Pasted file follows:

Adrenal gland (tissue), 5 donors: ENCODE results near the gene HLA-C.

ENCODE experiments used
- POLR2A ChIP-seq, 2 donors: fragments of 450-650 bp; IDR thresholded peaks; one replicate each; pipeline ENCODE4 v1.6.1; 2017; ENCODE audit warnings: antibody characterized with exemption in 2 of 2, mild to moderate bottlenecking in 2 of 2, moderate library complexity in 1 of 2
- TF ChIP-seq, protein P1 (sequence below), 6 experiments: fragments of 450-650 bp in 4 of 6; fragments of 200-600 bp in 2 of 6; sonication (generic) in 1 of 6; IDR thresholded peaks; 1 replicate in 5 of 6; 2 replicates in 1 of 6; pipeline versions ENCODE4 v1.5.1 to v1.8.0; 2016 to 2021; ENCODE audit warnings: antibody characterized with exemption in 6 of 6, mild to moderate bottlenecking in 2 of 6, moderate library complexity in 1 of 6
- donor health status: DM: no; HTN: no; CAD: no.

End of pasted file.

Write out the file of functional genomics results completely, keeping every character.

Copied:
Adrenal gland (tissue), 5 donors: ENCODE results near the gene HLA-C.

ENCODE experiments used
- POLR2A ChIP-seq, 2 donors: fragments of 450-650 bp; IDR thresholded peaks; one replicate each; pipeline ENCODE4 v1.6.1; 2017; ENCODE audit warnings: antibody characterized with exemption in 2 of 2, mild to moderate bottlenecking in 2 of 2, moderate library complexity in 1 of 2
- TF ChIP-seq, protein P1 (sequence below), 6 experiments: fragments of 450-650 bp in 4 of 6; fragments of 200-600 bp in 2 of 6; sonication (generic) in 1 of 6; IDR thresholded peaks; 1 replicate in 5 of 6; 2 replicates in 1 of 6; pipeline versions ENCODE4 v1.5.1 to v1.8.0; 2016 to 2021; ENCODE audit warnings: antibody characterized with exemption in 6 of 6, mild to moderate bottlenecking in 2 of 6, moderate library complexity in 1 of 6
- donor health status: DM: no; HTN: no; CAD: no.